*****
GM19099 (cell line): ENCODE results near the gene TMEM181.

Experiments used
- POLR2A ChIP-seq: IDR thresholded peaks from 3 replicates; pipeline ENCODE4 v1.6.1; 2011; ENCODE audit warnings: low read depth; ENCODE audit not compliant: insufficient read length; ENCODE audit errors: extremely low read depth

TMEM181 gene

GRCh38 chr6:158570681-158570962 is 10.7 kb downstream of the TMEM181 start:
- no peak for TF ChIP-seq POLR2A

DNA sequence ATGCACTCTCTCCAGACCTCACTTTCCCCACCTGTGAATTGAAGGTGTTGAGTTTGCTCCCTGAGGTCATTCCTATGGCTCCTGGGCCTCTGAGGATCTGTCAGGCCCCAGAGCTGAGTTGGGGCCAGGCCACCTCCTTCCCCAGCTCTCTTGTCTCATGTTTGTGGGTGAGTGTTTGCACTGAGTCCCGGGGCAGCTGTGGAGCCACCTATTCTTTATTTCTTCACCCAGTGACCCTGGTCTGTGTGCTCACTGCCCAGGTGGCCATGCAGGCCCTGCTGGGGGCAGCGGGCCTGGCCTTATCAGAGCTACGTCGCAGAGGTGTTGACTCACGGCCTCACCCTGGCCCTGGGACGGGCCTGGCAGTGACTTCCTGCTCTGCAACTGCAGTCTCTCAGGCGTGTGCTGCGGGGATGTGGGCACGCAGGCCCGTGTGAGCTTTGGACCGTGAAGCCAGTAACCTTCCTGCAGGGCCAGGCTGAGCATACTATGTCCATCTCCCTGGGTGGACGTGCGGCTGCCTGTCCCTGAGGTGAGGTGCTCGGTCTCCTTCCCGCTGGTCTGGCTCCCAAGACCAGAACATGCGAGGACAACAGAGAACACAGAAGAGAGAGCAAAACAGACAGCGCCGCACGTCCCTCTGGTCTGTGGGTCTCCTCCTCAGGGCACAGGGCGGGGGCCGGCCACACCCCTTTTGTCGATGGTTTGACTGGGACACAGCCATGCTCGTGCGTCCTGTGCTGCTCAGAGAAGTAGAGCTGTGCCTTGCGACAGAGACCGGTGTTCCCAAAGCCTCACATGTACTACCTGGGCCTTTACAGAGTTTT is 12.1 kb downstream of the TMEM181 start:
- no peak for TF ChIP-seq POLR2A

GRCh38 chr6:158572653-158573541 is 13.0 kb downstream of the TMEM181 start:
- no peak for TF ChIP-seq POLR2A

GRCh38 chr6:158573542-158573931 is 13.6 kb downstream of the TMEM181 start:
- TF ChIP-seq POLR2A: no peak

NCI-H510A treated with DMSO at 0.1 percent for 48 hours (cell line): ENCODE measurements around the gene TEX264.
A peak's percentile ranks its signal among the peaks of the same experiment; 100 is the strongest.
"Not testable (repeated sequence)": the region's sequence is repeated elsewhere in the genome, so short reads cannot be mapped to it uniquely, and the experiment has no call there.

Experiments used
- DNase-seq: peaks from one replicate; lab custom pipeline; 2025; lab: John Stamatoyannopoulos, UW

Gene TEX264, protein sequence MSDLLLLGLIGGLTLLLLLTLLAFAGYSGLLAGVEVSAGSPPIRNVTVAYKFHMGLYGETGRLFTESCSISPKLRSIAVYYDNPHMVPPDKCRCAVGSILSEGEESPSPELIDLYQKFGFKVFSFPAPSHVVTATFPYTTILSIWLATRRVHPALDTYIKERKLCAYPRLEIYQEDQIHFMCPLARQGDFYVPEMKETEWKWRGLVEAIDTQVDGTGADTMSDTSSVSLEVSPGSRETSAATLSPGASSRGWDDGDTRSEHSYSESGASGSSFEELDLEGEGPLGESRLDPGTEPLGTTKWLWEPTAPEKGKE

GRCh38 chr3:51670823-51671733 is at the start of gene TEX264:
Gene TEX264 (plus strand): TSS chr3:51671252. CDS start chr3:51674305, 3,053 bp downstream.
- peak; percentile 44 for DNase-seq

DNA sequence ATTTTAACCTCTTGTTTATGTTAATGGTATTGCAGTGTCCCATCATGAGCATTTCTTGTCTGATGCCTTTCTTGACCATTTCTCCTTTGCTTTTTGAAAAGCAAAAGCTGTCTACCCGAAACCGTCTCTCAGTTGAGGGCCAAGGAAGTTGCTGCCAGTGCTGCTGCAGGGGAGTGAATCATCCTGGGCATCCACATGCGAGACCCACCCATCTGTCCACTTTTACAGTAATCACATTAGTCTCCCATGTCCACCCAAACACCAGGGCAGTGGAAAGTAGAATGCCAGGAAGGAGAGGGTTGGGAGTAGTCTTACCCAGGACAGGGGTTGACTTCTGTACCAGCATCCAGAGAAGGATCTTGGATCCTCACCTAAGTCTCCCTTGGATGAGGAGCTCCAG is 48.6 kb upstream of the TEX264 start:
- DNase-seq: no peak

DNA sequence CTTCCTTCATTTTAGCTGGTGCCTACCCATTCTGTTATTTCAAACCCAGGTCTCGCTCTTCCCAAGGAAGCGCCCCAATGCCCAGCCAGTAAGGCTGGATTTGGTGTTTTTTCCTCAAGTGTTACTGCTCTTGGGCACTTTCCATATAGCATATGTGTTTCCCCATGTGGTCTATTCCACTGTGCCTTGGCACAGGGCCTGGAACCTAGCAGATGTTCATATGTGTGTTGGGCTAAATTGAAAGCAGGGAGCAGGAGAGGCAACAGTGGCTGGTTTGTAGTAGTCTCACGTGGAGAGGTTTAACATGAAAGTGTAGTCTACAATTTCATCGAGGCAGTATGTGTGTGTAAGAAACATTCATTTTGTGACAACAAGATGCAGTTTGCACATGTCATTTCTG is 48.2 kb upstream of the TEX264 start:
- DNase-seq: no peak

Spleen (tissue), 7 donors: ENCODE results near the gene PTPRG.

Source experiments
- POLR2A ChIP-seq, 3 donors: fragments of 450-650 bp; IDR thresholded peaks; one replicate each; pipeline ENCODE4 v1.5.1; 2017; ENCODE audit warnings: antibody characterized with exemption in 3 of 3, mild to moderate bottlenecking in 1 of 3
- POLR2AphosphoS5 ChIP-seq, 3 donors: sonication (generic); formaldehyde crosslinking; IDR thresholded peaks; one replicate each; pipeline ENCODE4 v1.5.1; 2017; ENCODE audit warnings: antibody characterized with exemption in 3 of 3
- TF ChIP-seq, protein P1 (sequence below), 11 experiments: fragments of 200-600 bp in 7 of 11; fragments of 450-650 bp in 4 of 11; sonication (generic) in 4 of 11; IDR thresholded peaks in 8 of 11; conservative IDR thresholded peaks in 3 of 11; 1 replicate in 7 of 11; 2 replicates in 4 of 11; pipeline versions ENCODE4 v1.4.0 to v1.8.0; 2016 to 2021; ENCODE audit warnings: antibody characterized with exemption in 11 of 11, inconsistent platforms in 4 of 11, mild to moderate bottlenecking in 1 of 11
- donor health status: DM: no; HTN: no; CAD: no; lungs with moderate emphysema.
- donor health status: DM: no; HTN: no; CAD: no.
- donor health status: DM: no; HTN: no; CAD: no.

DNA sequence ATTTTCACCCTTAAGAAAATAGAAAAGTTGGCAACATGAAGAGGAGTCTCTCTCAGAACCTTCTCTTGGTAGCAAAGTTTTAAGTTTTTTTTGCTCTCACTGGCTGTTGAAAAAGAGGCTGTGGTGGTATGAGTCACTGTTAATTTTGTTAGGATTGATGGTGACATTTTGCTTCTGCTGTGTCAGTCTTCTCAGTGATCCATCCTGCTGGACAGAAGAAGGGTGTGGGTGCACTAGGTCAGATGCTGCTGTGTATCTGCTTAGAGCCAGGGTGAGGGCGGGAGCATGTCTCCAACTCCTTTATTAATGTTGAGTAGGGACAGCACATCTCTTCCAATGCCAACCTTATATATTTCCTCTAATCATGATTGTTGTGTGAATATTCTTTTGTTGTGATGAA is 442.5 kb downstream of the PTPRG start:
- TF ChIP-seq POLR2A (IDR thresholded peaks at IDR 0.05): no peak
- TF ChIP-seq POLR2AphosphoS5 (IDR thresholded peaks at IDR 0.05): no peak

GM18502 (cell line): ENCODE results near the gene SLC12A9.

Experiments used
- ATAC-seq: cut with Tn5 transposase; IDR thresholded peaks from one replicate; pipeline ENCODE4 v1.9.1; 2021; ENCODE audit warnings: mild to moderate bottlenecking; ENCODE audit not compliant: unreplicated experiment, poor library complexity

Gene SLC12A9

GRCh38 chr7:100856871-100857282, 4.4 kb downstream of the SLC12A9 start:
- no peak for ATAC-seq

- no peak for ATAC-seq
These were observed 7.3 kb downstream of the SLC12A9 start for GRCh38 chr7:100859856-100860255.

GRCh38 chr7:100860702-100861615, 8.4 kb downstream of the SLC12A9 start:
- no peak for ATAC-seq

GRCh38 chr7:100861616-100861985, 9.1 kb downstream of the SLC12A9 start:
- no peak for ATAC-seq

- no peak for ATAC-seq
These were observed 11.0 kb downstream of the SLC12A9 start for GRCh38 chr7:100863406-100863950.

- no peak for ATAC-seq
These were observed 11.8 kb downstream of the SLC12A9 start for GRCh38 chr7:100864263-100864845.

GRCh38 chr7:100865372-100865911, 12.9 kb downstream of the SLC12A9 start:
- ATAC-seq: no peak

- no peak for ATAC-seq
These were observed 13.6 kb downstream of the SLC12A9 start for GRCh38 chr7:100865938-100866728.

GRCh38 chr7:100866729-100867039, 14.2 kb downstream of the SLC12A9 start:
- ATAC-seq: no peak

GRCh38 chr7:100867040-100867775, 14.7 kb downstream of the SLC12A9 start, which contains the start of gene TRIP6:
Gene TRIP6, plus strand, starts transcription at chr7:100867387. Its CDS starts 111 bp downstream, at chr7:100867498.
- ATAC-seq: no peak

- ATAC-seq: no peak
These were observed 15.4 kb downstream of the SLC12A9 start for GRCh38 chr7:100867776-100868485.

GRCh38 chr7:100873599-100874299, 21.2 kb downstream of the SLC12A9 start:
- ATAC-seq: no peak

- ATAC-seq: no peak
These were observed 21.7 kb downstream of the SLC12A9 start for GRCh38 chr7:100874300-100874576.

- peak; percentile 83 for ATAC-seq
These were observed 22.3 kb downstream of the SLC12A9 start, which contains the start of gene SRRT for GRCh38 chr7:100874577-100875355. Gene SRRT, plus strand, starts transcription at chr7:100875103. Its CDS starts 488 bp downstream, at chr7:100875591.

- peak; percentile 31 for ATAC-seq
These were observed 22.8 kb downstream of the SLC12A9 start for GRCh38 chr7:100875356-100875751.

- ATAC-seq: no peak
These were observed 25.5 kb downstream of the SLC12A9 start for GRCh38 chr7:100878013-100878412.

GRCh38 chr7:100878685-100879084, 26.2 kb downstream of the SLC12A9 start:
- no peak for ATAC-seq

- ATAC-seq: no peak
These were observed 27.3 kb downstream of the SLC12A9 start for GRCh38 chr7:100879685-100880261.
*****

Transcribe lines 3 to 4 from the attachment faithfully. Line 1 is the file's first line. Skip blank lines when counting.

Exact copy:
- POLR2A ChIP-seq: IDR thresholded peaks from 3 replicates; pipeline ENCODE4 v1.6.1; 2011; ENCODE audit warnings: low read depth; ENCODE audit not compliant: insufficient read length; ENCODE audit errors: extremely low read depth

TMEM181 gene